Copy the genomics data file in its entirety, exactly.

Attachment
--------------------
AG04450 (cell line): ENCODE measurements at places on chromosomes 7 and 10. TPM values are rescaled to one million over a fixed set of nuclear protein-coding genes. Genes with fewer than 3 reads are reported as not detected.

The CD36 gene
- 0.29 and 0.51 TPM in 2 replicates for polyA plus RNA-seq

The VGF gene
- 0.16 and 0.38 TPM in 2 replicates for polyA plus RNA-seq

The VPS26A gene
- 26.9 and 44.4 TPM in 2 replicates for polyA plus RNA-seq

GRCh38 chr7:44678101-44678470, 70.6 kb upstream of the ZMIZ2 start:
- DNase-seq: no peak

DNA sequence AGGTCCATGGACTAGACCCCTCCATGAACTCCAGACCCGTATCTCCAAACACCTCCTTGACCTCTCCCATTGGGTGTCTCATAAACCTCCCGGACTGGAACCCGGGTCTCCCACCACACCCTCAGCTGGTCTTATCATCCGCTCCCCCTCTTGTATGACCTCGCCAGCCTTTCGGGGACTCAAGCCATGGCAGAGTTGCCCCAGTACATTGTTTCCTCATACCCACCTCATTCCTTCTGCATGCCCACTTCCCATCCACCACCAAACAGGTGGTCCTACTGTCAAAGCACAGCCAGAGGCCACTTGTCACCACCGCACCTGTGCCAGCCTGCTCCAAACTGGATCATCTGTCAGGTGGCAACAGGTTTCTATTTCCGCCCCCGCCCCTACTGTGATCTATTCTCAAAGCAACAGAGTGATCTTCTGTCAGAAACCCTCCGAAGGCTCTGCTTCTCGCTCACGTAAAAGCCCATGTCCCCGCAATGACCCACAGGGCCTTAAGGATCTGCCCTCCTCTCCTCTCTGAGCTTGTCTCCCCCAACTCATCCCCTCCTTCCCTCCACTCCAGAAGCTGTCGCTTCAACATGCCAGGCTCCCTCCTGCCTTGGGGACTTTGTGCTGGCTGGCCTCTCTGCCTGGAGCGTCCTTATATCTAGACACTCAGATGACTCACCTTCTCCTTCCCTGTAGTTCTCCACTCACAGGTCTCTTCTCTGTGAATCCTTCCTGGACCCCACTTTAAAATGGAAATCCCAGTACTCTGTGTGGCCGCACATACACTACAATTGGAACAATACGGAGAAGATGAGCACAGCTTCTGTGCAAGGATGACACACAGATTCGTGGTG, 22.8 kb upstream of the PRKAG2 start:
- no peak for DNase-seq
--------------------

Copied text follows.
AG04450 (cell line): ENCODE measurements at places on chromosomes 7 and 10. TPM values are rescaled to one million over a fixed set of nuclear protein-coding genes. Genes with fewer than 3 reads are reported as not detected.

The CD36 gene
- 0.29 and 0.51 TPM in 2 replicates for polyA plus RNA-seq

The VGF gene
- 0.16 and 0.38 TPM in 2 replicates for polyA plus RNA-seq

The VPS26A gene
- 26.9 and 44.4 TPM in 2 replicates for polyA plus RNA-seq

GRCh38 chr7:44678101-44678470, 70.6 kb upstream of the ZMIZ2 start:
- DNase-seq: no peak

DNA sequence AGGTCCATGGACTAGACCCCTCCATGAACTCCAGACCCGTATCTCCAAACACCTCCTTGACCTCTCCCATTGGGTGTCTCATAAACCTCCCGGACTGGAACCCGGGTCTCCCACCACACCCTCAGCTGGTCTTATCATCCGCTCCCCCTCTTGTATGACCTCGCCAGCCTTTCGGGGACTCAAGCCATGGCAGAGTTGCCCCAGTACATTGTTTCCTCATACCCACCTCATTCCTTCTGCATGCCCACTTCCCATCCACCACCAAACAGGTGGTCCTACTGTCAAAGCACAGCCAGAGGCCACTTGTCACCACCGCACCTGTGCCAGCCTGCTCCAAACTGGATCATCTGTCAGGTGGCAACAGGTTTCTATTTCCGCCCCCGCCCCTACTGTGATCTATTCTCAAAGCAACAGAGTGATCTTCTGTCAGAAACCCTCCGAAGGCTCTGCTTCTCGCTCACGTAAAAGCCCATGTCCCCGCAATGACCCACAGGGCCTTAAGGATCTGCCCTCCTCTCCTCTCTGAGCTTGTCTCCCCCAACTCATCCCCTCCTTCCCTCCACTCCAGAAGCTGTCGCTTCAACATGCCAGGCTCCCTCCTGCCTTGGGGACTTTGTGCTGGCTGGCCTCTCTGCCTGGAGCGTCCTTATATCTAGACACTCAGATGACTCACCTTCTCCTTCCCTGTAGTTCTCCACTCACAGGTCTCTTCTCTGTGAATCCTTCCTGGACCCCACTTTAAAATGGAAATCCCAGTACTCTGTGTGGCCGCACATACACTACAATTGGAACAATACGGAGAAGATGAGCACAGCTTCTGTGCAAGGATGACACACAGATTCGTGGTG, 22.8 kb upstream of the PRKAG2 start:
- no peak for DNase-seq